I have also thought about installing a few “thru wall” or “transfer” fans and control them via a manual switch and the temp controller. The fans would be installed near the furnace and pull the air off the front of the stove, thru the wall, and into the living area. I don’t want to rob the furnace of combustion air though... not sure if that could be an issue.
 

brenndatomu

Minister of Fire
Aug 21, 2013
4,125
NE Ohio
I may have to call SBI and see what they say.
I'll tell you what they'll say...nope! They will never sign off on anything they have not tested.
The fans would be installed near the furnace and pull the air off the front of the stove, thru the wall, and into the living area. I don’t want to rob the furnace of combustion air though... not sure if that could be an issue.
It could be an issue for sure...could cause burn problems...could gas your household if you pulled smoke out of the furnace...wouldn't be hard to do with the doghouse air being a direct shot into the firebox.
 

trx250r87

Member
Nov 30, 2012
48
NE Wisconsin
While others have used a nail or other small, thin piece to help the front air damper remain slightly open, I use a large wire staple in the hole on the door. It never falls out or gets lost.

Eric
d1327ad56fa3ba2a541347433131f6be.jpg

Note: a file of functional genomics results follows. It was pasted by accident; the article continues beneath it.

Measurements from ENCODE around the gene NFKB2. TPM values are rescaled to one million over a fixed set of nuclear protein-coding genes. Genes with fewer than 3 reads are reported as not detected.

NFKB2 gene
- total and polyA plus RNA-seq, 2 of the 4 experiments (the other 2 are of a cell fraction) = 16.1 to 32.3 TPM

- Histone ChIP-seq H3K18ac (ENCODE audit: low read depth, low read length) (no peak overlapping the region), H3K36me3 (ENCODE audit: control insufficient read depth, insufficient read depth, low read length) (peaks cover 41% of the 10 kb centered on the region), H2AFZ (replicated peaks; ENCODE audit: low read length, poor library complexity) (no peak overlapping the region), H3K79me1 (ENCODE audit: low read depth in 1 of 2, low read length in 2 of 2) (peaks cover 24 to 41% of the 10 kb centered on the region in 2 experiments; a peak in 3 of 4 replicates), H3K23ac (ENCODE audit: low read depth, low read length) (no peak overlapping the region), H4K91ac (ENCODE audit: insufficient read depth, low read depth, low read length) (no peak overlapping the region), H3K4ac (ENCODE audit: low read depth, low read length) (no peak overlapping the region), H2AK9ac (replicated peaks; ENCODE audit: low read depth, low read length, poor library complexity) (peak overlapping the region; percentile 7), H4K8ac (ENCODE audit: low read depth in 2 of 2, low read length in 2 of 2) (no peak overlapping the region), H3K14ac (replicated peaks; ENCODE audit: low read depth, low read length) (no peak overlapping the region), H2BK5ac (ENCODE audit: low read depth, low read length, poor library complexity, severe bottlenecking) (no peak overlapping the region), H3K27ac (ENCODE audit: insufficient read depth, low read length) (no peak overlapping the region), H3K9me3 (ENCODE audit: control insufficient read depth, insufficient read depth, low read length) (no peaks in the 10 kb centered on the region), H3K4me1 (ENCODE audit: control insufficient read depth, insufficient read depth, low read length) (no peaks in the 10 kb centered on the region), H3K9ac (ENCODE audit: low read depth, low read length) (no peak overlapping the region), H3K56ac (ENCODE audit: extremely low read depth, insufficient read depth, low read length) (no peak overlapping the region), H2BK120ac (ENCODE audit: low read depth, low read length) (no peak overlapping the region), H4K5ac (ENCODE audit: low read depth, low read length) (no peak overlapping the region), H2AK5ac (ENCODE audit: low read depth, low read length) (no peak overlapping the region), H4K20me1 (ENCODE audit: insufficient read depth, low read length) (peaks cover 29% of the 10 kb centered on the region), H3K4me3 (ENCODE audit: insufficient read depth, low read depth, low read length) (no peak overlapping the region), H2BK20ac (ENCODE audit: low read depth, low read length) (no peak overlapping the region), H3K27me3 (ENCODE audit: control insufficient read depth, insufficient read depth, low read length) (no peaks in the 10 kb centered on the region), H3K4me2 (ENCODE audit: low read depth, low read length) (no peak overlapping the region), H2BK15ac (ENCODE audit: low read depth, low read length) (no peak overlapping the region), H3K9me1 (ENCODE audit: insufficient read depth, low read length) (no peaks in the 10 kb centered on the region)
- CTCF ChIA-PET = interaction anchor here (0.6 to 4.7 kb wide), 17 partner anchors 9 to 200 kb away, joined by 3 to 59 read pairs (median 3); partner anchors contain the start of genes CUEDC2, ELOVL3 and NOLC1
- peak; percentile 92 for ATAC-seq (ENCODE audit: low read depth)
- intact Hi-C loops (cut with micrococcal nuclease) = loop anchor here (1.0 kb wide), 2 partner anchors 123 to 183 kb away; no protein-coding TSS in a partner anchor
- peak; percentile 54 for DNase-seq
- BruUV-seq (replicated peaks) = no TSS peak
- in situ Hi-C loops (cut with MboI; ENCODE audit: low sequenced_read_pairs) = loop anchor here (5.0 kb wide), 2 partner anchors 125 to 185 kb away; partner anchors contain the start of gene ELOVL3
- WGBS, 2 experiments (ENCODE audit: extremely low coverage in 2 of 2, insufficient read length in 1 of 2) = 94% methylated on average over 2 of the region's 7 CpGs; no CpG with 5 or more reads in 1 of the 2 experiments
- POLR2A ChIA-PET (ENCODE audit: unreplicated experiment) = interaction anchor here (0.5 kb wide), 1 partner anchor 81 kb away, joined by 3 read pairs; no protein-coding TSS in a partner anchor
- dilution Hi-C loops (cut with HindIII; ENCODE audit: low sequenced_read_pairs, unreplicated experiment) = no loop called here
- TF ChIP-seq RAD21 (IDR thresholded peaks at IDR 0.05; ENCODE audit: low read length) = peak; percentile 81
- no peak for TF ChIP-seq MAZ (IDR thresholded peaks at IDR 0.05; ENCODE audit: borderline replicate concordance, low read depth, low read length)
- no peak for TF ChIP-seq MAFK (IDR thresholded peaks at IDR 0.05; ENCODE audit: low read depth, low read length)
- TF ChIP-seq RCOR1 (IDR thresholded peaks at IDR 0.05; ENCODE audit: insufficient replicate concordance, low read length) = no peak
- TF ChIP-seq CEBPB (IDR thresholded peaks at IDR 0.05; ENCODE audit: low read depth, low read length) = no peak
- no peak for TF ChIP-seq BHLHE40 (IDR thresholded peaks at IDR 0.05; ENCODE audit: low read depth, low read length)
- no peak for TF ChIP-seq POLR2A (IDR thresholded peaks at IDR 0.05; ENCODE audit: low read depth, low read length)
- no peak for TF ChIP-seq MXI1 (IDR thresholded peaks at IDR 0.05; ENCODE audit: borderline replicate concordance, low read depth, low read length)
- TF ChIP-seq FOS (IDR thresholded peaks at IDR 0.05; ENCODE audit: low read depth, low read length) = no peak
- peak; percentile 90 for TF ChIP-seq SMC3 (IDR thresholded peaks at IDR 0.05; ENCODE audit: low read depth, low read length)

Sent from my SM-G960U1 using Tapatalk
 
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Case1030

Member
Dec 12, 2017
185
Manitoba
I have two made up. One for cold, and another one for warm weather. Helps keep my draft stay in optimal range. Never falls out and always closes properly.
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Case1030

Member
Dec 12, 2017
185
Manitoba
Didn't upload the temperature controller I installed last month. Here it is.

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15468183658961582529797000234288.jpg
15468183250404115745107304790186.jpg
15468183658961582529797000234288.jpg
 
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Boilers

Member
Mar 19, 2018
60
Indiana
I'll tell you what they'll say...nope! They will never sign off on anything they have not tested.

It could be an issue for sure...could cause burn problems...could gas your household if you pulled smoke out of the furnace...wouldn't be hard to do with the doghouse air being a direct shot into the firebox.
I’ll still call and see about a through wall setup. Maybe someone has done it before.

I’m not talking about crazy high speed transfer fans. Heck, you don’t hear about people’s return air sucking smoke out of the furnace and circulating it to the house. I doubt it would be an issue, but something to be aware of. The fan(s) would be several feet from the front of the furnace. I’d also install a large grill on the other end of the wall to allow air to circulate. I don’t think it’s a bad idea. :)

I need to get that radiant heat into my living space somehow. I don’t have any other ideas at the moment.
 
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brenndatomu

Minister of Fire
Aug 21, 2013
4,125
NE Ohio
I need to get that radiant heat into my living space somehow
How about a hood over the front of the furnace...collect the heat and blow it in the house...or could just run a line over to the furnace blower. If you ran a line into the house you could shut the fan off while reloading so you don't blow smoke into the house...you could do that with the blower too...but the risk of forgetting to turn the blower back on (and don't kid yourself, it WOULD happen sooner or later) would take that idea out of the running for me.